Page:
Located 2,600 miles southwest of Hawaii, the National Park of American Samoa is the most remote unit of the National Park System and the U.S. National Park south of the Equator. The Park spreads across three islands, 9,500 acres of tropical rainforest, and 4,000 acres of ocean, including coral reefs. While remote, the islands of American Samoa, true to the meaning of the word Samoa (Islands of Sacred Earth), are welcoming and offer beautiful landscapes and centuries of culture and history.
Seasoned backpacker and adventurer Yang Lu earned the grand prize in the 2015 Share the Experience photo contest with this image of a sunburst captured at sunrise in Glen Canyon National Recreation Area, Utah. Yang has made the outdoors part of his daily life and finds deep connection to the land through his lens.
“My photography is not just for recreation, it is to inspire people to explore these areas." -- Yang Lu
Photo by Yang Lu (www.sharetheexperience.org).
The plantings of cherry trees originated in 1912 as a gift of friendship to the People of the United States from the People of Japan. In Japan, the flowering cherry tree, or "Sakura," is an exalted flowering plant. The beauty of the cherry blossom is a potent symbol equated with the evanescence of human life and epitomizes the transformation of Japanese culture throughout the ages.
AMERICA'S GREAT OUTDOORS: Salazar Celebrates Milestone in Restoration of Maine's Penobscot River
Historic Partnership on Penobscot River Will Restore Fish Populations, Maintain Energy Production, Support Local Economies
BRADLEY, Me. – Secretary of the Interior Ken Salazar today joined the Penobscot River Restoration Trust and tribal, state and federal partners to begin the removal of the Great Works Dam, kicking off a multi-year restoration of Maine's largest river.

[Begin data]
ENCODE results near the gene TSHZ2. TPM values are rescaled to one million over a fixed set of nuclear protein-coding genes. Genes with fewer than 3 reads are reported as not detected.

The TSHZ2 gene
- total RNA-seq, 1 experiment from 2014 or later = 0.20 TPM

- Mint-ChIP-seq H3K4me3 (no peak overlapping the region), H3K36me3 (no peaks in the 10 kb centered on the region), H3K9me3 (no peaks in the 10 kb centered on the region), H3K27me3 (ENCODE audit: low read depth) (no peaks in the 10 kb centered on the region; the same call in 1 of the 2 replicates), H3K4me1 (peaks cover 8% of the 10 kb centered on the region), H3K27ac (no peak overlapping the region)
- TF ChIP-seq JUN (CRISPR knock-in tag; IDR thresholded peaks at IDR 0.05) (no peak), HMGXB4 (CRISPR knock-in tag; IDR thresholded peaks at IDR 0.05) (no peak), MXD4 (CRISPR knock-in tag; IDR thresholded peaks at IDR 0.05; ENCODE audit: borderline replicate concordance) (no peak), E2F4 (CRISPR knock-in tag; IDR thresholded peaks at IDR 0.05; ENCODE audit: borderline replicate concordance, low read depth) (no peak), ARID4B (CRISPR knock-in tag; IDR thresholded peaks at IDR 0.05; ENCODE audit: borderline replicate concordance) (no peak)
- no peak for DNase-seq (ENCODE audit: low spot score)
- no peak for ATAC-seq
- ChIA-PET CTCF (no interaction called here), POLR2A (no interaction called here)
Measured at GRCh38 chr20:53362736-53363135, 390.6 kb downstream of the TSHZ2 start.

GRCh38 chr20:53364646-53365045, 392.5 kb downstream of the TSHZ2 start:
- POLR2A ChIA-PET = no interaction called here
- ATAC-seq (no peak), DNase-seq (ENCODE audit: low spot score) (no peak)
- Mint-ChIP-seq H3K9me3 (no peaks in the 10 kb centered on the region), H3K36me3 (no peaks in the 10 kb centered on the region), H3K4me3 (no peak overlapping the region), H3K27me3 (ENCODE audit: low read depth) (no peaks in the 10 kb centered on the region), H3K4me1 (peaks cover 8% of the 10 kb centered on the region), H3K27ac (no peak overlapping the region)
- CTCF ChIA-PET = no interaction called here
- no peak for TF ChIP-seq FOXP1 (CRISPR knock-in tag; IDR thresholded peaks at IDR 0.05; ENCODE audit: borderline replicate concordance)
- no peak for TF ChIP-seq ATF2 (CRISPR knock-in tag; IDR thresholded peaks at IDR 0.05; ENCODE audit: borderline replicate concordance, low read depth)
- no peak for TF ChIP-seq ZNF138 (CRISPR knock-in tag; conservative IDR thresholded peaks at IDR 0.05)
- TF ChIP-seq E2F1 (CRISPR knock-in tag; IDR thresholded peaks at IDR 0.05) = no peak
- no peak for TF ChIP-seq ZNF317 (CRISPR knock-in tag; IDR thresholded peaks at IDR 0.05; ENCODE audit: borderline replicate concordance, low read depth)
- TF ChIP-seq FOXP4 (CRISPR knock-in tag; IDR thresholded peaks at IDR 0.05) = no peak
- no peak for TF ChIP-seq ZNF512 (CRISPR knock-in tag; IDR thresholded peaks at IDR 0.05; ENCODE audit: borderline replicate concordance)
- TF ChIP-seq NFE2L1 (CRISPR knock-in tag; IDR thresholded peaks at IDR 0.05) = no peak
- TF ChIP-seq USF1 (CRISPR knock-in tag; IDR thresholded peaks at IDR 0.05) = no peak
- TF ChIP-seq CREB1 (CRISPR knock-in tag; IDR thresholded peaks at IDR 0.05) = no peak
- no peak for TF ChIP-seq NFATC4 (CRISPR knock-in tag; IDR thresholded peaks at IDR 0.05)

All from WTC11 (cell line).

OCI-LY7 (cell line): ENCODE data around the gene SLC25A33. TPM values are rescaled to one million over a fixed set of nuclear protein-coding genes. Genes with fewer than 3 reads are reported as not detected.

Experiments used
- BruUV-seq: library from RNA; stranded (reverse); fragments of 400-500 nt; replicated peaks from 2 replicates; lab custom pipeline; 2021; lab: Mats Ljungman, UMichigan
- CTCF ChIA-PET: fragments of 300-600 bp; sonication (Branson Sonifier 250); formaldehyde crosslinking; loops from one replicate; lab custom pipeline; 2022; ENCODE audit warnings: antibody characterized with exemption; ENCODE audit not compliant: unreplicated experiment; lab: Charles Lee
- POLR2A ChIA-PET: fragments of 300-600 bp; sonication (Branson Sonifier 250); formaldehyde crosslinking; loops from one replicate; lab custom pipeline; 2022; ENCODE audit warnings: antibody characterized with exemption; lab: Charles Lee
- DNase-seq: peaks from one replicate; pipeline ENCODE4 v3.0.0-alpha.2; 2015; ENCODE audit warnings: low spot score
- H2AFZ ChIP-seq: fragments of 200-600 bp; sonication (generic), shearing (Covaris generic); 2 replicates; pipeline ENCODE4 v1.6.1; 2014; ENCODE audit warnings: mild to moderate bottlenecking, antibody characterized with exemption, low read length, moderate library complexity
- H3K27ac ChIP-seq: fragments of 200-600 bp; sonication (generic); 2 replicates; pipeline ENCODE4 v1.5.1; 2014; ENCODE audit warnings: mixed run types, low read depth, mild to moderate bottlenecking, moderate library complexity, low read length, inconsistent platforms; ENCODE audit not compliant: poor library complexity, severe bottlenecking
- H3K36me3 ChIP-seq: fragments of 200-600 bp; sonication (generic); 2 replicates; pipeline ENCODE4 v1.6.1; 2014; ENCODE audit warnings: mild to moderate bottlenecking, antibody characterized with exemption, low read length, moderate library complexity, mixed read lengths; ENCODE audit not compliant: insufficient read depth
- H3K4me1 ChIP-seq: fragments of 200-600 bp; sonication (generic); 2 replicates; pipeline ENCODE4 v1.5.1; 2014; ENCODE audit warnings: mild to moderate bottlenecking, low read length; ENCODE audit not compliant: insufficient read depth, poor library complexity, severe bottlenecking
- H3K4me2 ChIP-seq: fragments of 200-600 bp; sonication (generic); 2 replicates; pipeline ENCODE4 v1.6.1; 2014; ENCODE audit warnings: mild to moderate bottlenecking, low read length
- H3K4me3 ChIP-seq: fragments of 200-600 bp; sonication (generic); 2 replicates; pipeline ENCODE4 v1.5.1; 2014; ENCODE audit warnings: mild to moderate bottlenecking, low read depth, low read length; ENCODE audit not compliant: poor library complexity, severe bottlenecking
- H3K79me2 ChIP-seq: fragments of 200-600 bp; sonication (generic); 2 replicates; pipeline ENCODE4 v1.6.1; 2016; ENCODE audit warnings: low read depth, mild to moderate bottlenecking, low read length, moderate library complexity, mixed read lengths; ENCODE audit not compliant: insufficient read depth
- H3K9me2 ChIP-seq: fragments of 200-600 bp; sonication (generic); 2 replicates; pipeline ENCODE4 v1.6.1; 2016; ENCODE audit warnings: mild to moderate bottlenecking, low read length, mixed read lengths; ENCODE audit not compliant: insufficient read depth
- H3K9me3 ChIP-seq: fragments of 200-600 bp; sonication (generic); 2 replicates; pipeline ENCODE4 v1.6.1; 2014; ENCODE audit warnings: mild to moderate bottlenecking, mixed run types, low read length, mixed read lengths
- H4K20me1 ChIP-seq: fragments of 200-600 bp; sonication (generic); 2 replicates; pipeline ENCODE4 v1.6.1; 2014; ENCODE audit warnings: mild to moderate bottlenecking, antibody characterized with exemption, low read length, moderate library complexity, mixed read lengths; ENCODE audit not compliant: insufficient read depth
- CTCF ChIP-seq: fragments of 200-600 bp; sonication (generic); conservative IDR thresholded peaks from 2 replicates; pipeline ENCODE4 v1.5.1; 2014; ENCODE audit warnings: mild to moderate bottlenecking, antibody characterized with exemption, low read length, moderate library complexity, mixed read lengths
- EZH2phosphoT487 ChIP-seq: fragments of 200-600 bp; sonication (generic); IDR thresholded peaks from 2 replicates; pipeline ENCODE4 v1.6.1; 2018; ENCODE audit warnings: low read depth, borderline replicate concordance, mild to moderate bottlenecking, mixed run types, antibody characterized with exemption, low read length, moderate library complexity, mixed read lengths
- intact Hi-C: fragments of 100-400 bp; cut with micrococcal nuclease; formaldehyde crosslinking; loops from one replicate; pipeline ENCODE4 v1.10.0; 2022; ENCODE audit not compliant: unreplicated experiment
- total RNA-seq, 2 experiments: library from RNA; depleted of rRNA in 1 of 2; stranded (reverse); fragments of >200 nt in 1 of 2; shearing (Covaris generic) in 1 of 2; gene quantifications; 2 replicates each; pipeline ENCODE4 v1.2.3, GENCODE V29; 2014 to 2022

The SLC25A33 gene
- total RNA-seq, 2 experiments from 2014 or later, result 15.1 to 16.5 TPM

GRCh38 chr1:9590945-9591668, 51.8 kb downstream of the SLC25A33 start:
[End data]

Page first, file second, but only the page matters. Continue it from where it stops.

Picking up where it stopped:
“Today marks an important milestone for river conservation in America,” Secretary Salazar said. “Through a historic partnership that exemplifies President Obama's America's Great Outdoors Initiative, we are reconnecting 1,000 miles of river, restoring vital habitat for fish and wildlife, expanding opportunities for outdoor recreation, and supporting energy production, jobs and economic growth in communities throughout Maine.”
The Penobscot River's tributaries flow from near Mount Katahdin in the North Woods through the heart of Maine to Penobscot Bay. It is the second largest river in New England, draining 8,570 square miles, nearly one-quarter of the state. Over two centuries, more than 100 dams have been erected throughout the watershed, altering the river's free flow and the migratory paths of native sea-run fish like the endangered Atlantic salmon.
The decommissioning and removal of the Great Works Dam, a 1,253 foot long dam located north of Bangor, is a cornerstone of the Penobscot River Restoration Project, a diverse public-private partnership that includes the U.S. Fish and Wildlife Service, the National Oceanic and Atmospheric Administration, hydropower companies Black Bear Hydro and PPL Corporation; the Penobscot Indian Nation; the Penobscot River Restoration Trust; the Atlantic Salmon Federation; The Nature Conservancy; American Rivers; Trout Unlimited; Maine Audubon and Natural Resources Council of Maine.